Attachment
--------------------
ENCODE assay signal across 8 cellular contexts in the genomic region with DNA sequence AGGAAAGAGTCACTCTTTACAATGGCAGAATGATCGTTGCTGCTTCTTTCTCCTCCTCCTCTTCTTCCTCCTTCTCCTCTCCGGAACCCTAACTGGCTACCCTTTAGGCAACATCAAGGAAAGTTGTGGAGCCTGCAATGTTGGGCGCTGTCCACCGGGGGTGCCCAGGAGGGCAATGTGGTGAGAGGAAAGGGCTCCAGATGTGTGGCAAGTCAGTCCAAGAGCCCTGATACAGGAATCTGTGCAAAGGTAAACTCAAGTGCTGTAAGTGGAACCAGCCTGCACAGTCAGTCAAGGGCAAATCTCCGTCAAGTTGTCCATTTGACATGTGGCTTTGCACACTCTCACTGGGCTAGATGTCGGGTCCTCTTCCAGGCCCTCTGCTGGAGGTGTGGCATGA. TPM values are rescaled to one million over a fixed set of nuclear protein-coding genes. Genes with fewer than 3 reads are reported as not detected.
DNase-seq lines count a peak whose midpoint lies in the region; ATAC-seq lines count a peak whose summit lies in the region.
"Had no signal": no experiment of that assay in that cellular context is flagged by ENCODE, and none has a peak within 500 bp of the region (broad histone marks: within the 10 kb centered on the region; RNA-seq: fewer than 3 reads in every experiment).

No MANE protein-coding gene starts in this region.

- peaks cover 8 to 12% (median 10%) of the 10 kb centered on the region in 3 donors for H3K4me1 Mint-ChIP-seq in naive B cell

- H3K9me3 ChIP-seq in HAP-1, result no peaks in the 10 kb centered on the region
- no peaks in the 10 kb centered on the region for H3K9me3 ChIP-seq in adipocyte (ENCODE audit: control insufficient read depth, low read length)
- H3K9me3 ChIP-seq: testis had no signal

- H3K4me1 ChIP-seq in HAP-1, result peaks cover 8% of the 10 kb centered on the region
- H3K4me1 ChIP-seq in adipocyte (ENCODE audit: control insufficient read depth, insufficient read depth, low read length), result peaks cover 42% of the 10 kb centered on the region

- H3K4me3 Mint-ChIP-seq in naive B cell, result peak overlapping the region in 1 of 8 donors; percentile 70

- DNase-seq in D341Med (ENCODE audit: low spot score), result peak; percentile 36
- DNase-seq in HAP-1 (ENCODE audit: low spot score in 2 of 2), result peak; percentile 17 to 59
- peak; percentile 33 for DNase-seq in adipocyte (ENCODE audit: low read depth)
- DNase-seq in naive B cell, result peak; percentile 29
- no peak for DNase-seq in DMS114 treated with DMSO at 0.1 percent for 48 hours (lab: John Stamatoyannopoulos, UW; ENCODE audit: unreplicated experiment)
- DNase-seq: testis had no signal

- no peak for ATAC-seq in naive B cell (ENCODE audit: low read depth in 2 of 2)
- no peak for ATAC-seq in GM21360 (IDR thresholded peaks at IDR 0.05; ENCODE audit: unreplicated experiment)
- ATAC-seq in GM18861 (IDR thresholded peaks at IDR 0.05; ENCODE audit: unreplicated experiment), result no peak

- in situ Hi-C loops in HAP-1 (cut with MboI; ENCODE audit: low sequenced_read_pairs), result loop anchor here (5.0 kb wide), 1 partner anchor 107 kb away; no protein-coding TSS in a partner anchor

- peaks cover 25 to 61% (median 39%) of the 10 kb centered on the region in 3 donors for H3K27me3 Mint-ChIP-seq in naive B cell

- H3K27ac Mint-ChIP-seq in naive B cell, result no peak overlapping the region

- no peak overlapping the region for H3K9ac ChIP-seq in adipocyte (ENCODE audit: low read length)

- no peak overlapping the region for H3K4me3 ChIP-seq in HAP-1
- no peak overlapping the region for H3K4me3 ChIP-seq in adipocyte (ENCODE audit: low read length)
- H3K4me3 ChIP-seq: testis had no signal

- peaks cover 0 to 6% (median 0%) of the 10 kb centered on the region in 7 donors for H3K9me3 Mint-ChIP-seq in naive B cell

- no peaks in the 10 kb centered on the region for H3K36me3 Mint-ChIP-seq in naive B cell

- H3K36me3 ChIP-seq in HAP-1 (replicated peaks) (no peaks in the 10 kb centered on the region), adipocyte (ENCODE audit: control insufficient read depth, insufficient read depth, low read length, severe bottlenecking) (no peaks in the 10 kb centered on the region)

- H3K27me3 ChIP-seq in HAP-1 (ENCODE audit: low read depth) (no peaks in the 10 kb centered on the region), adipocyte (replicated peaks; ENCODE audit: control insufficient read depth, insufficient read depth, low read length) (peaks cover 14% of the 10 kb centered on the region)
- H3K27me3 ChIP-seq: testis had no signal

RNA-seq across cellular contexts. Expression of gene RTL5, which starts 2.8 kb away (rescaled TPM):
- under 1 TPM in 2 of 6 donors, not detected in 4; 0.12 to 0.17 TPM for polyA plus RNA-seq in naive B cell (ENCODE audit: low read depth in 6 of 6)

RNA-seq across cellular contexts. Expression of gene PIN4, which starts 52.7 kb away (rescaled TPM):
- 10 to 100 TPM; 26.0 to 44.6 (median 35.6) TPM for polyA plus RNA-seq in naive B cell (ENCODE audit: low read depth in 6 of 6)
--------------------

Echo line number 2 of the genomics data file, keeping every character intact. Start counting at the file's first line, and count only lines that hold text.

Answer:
DNase-seq lines count a peak whose midpoint lies in the region; ATAC-seq lines count a peak whose summit lies in the region.